Cartel Money Man: “We Control All the Territory” Used to Smuggle Migrants
Written by Luis Miguel
The fight to protect the border, part of the greater war to preserve America’s national sovereignty, has a multi-faceted and ever-changing landscape. Criminal cartels and human smugglers have adapted to the Trump administration’s efforts to thwart illegal migration.
As part of a recent report, the Associated Press spoke with a human smuggling “money man” identified only as Manuel.
“We control all the territory” along the Arizona border he told AP, which wrote that Manuel works for the Sinaloa cartel. He claimed to handle the income from smuggling migrants along a 375-mile territory along the U.S.-Mexico border — a jurisdiction that brings in an average or $1 million a month in illegal money.
The Mexican government has calculated that the total annual income of the migrant smuggling business on the southern border is as high as $6 billion a year.
“It’s a business that you’re not going to stop,” said Manuel, who said the cartels work in league with local and federal authorities in places like Nogales, Sonora, which borders with Nogales, Arizona.
According to Manuel, the cartel pays $25,000 a month each to Mexico’s local, state, and federal police and to the National Guard. While the Mexican army does not accept the bribe, they allegedly turn a blind eye in exchange for favors.
Manuel explained that the cartel rents its territory to local criminal organizations. Smugglers offer a variety of border-crossing options to migrants depending on how much they’re willing to pay.
A migrant may choose, for instance, to walk two hours, three days, or seven days through the Arizona desert. The most expensive option is walking right through an official U.S. border crossing with a “renter visa.”
These are legitimate U.S.-issued visas that are rented to illegal aliens for a fee. The key, Manuel said, is to “find someone who looks similar” to the migrant and the hope the border official is either fooled or willing to accept a bribe.
Along the Texas border, meanwhile, Mexican towns have come to depend heavily on illegal border traffic. In Miguel Aleman, which borders with Roma, Texas, so-called “stash houses” that lodge migrants have proliferated because “a lot of people don’t have work and so they’ve rented their houses,” as one resident put it.
“Everyone has gotten in on the business and it’s generating a lot of money,” the unnamed resident added.
Stash houses also exist on the American side of the border, and migrants typically stay there until their trips deeper into the country can be organized. U.S. Border Patrol Chief Brian Hastings stated that during the last fiscal year alone, nearly 3,000 migrants were found in stash houses in American territory.
U.S. Customs and Border Protection figures from November showed that detentions at the border were down almost 5 percent from the previous month and nearly 70 percent from the high in May.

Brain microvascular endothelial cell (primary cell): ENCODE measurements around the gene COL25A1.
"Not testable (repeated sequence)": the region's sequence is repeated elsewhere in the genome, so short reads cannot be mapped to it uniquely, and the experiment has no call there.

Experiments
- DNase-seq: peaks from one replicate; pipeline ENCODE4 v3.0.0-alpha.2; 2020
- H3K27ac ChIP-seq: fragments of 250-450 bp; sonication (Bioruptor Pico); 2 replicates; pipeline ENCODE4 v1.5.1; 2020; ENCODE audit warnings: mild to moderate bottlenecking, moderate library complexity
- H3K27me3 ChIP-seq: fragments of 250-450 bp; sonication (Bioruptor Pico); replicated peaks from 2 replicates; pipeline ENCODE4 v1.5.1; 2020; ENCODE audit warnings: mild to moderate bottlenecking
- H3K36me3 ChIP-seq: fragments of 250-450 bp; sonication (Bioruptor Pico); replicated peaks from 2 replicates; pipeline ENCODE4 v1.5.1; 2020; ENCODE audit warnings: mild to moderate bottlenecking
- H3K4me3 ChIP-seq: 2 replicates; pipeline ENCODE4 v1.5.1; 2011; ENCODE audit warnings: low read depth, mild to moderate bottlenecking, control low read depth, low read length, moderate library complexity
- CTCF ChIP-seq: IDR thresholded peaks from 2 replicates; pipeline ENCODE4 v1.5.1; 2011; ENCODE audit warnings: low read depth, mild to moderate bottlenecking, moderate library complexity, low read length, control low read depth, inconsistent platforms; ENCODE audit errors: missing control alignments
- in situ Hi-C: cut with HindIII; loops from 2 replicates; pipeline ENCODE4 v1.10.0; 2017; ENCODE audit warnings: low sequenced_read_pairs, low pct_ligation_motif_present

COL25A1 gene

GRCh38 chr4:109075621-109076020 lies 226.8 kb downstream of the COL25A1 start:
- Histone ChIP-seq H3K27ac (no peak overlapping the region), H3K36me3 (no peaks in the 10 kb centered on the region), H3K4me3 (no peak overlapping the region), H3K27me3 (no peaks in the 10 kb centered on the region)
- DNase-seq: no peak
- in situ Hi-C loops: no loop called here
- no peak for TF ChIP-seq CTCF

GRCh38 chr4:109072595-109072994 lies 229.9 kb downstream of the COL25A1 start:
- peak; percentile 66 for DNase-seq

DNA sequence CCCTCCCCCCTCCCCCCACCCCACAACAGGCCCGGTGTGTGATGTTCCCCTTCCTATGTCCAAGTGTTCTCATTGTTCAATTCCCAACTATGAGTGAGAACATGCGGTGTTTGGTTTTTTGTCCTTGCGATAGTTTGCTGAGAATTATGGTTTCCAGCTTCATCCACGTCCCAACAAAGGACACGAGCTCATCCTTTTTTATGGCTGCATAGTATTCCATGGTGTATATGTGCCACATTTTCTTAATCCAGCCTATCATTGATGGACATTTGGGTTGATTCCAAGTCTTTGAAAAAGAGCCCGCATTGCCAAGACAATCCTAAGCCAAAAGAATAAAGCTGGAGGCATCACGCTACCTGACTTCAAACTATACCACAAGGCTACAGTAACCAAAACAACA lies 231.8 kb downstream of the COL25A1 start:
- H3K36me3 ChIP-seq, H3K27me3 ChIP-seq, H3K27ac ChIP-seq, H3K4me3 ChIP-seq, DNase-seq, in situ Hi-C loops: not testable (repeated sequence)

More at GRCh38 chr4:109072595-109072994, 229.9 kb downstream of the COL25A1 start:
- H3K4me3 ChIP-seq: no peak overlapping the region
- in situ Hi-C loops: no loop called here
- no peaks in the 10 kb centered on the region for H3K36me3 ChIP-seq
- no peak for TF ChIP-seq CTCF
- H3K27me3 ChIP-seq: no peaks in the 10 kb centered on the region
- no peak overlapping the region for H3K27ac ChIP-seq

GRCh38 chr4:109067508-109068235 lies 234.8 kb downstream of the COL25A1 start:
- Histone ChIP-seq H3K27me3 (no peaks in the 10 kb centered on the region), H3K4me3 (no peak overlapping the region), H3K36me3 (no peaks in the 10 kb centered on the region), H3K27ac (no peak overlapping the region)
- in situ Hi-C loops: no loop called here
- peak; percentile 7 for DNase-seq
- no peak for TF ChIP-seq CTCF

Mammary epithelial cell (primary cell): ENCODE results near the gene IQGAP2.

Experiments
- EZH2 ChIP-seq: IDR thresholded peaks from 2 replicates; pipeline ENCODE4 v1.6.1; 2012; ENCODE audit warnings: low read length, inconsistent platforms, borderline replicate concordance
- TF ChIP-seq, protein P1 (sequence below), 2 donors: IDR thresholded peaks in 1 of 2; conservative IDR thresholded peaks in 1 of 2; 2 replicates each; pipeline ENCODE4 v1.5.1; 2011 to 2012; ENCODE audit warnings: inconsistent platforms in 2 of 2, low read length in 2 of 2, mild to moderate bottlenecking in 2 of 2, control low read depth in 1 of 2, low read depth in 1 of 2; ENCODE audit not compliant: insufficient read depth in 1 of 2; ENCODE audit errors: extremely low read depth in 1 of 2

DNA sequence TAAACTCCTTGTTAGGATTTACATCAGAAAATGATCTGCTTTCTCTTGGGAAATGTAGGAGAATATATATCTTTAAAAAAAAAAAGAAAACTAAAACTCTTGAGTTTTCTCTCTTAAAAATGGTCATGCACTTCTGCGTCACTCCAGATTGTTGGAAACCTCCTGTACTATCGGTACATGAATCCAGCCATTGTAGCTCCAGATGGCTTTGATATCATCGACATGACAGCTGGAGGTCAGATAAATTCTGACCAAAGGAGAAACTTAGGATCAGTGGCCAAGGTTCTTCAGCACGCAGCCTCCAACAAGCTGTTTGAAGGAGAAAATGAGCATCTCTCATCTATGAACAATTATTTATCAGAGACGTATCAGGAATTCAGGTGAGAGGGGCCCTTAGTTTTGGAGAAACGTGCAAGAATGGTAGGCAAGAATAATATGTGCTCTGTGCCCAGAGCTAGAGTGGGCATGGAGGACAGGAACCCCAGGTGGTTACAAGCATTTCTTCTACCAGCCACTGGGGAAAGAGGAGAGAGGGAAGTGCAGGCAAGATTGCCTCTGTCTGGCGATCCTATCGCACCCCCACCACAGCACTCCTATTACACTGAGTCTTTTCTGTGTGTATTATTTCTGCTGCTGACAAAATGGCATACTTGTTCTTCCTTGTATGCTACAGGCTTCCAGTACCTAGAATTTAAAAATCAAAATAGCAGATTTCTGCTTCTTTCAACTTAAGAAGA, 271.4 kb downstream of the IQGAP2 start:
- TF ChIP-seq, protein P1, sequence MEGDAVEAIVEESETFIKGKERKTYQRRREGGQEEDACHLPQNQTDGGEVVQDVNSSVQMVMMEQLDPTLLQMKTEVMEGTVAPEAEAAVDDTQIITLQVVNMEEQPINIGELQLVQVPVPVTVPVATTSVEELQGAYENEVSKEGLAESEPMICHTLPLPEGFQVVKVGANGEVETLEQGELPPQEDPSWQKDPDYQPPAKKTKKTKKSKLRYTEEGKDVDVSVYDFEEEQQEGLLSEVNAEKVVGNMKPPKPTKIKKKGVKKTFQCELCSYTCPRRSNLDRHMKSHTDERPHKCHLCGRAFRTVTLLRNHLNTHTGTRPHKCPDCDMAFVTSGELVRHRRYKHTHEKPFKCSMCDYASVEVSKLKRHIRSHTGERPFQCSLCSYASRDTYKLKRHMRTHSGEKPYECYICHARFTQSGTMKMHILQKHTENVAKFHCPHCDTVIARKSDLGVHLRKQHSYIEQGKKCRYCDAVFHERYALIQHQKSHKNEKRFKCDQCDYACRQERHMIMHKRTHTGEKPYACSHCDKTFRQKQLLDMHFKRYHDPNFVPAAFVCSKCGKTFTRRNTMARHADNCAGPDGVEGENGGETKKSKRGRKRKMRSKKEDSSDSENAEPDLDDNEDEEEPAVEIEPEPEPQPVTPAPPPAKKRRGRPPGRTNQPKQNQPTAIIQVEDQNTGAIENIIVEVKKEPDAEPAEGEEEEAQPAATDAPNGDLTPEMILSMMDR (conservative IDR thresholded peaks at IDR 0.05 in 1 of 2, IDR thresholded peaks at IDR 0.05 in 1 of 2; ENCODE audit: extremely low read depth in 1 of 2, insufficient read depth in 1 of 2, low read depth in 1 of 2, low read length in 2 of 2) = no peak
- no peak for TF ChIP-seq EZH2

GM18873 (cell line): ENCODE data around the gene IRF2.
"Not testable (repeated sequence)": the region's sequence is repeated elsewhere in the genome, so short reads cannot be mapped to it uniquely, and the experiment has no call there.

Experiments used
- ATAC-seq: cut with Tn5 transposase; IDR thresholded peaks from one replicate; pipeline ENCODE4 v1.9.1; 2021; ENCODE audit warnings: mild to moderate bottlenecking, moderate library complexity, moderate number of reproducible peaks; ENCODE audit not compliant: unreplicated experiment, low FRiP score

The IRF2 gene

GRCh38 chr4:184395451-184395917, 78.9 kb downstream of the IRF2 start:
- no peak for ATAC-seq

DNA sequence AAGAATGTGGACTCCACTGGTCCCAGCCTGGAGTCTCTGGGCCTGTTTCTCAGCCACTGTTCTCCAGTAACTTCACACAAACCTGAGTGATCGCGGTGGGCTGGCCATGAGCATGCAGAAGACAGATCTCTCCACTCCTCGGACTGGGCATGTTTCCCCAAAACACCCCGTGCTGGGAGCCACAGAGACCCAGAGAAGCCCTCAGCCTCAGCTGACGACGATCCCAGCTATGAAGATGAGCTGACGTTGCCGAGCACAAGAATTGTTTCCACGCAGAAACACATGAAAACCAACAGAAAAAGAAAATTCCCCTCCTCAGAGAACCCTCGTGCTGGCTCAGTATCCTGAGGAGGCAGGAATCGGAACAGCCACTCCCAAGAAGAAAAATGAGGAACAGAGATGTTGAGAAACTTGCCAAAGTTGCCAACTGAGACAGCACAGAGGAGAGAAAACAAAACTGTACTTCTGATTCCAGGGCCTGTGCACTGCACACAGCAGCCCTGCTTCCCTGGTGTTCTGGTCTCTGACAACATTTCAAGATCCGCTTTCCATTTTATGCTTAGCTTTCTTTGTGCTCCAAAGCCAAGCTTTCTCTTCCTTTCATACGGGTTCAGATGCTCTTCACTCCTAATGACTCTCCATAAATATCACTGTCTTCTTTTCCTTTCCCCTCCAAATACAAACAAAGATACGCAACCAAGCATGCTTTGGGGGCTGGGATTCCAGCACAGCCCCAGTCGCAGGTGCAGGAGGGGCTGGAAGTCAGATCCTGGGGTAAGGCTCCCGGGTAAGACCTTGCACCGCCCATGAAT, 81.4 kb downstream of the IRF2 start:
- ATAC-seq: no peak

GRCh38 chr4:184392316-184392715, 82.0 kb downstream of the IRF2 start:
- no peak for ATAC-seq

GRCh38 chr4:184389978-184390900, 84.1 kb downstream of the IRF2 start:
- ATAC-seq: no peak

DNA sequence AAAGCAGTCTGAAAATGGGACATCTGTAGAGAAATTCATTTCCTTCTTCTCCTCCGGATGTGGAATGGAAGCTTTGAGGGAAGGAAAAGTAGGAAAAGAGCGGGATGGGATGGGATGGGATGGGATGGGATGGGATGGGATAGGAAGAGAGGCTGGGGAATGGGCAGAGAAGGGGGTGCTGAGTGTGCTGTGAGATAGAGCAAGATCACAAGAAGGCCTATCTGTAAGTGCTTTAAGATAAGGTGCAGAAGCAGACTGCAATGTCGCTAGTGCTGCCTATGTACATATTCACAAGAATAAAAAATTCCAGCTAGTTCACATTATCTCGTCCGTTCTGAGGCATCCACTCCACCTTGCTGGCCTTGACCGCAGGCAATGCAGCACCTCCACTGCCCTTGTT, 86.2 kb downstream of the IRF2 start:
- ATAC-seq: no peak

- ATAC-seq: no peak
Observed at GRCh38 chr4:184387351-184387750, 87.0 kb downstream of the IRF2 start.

Despite those gains, Manuel said “there’s nothing you can’t resolve,” with money and that smugglers have managed to keep their illicit activities flowing by simply raising prices.
“You’re going to have more expenses, but nothing changes,” he told AP. “The border is a business for everybody.”
When migrants find themselves unable to pay all the money they owe, they are given the alternative of engaging in the “other business” — smuggling drugs.
“If they don’t have money, you tell them, ‘This counts for this much,’ and they have to work,” Manuel said.
A migrant identified only as Jesús further described corruption among Mexican authorities as he unsuccessfully attempted to gain illegal entry to the U.S. with his wife and four-year-old daughter:
When Jesus got to Coatzacoalcos, Veracruz, a bottleneck in southern Mexico where authorities have focused enforcement efforts, five agents from the Attorney General’s Office stopped the truck. The migrants paid about $35 per person to be allowed to continue. In a matter of minutes, the agents made more than $5,000.
Jesús reportedly paid $7,000 for his trip, which didn’t include fees. Other migrants were charged upwards of $9,000.
As the Trump administration battles the adaptive cartels in Mexico, it also faces opposition from the migrant lobby here in America.
On Thursday, U.S. District Judge Jed Rakoff of New York denied a request by the federal government to toss out a lawsuit challenging the constitutionality of arrests made by Immigration and Customs Enforcement in New York courthouses.
Last month, a federal judge blocked a Trump rule requiring immigrants to demonstrate proof of health insurance to receive a visa, while another federal judge ruled that a family of illegal Guatemalan migrants must have access to an attorney before being sent to Mexico as part of President Trump’s Remain in Mexico policy.
Luis Miguel is a writer whose journalistic endeavors shed light on the Deep State, the immigration crisis, and the enemies of freedom. Follow his exploits on Facebook, Twitter, Bitchute, and at luisantoniomiguel.com.
Courtesy of The New American